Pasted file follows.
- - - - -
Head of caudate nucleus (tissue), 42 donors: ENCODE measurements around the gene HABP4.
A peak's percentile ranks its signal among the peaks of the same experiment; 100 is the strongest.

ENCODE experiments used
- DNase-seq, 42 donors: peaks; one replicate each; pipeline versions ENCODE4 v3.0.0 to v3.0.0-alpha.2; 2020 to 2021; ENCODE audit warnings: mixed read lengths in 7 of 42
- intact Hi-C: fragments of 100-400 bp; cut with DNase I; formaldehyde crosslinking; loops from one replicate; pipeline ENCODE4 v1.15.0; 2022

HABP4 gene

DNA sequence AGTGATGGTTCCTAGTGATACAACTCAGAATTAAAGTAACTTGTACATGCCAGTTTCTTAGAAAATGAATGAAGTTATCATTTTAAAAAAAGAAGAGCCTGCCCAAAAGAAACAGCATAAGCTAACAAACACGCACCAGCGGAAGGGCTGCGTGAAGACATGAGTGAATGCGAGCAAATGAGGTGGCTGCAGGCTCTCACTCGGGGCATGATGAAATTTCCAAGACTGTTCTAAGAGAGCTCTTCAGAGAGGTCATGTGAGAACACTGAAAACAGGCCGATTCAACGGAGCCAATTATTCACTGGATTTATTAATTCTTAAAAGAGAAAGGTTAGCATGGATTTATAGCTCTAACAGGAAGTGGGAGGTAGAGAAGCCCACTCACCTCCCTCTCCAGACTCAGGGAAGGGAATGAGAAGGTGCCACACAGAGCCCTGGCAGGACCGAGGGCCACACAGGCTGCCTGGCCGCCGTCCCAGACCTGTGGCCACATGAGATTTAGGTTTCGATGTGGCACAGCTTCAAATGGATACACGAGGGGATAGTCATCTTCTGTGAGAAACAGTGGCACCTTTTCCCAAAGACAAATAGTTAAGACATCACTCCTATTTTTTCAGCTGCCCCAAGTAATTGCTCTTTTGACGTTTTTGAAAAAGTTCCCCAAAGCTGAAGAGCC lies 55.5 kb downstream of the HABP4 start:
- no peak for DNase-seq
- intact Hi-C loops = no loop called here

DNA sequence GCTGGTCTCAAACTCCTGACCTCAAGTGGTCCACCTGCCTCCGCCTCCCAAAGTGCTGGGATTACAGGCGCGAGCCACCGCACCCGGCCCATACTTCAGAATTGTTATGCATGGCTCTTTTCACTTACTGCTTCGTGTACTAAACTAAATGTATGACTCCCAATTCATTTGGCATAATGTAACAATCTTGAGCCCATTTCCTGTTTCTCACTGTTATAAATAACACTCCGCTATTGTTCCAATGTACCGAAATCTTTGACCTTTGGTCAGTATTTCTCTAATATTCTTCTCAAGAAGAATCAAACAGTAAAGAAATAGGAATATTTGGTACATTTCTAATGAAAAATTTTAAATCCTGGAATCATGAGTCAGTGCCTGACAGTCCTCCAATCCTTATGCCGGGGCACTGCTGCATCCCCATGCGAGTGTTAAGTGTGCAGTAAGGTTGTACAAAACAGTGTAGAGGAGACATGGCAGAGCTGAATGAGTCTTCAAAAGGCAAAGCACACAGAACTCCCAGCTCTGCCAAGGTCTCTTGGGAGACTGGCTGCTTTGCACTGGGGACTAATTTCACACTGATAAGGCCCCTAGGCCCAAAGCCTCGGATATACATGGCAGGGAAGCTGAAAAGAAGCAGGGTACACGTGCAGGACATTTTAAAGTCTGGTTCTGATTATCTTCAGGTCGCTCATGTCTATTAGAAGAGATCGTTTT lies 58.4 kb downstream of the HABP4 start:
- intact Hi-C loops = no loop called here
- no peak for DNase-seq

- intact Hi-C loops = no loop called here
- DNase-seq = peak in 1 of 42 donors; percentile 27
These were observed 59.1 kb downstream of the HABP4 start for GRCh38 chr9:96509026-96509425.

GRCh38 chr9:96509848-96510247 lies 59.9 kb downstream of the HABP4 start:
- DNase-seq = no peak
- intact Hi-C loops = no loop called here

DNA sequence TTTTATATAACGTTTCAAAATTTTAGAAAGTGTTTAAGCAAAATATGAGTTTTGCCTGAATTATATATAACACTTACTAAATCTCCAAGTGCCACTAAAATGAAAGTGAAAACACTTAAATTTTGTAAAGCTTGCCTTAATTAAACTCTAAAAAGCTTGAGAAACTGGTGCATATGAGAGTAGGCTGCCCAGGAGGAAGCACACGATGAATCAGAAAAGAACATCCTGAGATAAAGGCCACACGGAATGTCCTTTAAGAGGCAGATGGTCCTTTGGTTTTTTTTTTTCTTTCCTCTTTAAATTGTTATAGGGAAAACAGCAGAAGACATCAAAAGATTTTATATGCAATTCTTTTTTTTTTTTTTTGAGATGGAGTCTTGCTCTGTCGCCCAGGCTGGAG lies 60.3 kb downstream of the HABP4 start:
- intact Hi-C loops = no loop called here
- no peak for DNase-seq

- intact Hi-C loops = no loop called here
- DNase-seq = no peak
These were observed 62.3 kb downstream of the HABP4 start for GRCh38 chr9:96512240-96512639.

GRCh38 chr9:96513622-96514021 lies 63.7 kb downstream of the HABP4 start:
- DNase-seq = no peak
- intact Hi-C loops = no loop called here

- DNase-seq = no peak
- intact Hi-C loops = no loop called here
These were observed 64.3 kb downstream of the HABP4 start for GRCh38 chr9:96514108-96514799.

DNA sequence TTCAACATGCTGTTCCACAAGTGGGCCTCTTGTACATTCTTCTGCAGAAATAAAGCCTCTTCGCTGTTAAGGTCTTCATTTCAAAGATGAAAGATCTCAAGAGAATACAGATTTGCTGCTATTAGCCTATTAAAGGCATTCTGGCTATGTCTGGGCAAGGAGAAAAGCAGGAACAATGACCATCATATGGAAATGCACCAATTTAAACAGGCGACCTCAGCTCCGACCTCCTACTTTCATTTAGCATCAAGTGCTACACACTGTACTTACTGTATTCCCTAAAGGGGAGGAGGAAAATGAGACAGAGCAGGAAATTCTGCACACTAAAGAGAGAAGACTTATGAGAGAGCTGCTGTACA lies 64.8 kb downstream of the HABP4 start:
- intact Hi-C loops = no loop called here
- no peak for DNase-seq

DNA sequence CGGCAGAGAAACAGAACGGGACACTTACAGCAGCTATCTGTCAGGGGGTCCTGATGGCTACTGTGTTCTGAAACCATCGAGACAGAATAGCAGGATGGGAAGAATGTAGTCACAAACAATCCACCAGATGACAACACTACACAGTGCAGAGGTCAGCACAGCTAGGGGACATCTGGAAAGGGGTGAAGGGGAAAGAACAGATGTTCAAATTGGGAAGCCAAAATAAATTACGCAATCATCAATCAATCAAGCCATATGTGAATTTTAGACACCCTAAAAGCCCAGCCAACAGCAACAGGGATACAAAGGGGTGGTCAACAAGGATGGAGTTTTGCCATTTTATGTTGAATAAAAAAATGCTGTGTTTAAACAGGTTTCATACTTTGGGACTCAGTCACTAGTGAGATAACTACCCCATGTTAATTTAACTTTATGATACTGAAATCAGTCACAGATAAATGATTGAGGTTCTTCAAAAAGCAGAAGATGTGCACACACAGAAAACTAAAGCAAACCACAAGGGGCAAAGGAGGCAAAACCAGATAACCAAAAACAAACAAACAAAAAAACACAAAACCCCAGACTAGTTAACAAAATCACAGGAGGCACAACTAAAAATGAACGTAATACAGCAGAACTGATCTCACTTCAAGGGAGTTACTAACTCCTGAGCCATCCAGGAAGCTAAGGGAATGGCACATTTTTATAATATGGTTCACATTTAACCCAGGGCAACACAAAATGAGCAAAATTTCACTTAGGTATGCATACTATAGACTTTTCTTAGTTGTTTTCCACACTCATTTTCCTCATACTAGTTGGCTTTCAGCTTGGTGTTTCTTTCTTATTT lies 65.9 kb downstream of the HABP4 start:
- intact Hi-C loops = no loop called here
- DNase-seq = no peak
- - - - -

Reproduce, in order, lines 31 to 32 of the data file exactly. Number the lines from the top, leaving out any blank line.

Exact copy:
DNA sequence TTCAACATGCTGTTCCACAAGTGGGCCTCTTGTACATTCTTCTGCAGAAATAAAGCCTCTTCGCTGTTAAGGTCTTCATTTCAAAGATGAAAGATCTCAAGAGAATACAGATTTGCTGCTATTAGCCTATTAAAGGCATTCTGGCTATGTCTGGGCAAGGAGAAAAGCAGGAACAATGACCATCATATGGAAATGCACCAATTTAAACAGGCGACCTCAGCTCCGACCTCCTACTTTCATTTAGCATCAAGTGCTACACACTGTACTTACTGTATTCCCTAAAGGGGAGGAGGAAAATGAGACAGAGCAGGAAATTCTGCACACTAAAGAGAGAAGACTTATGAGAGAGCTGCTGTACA lies 64.8 kb downstream of the HABP4 start:
- intact Hi-C loops = no loop called here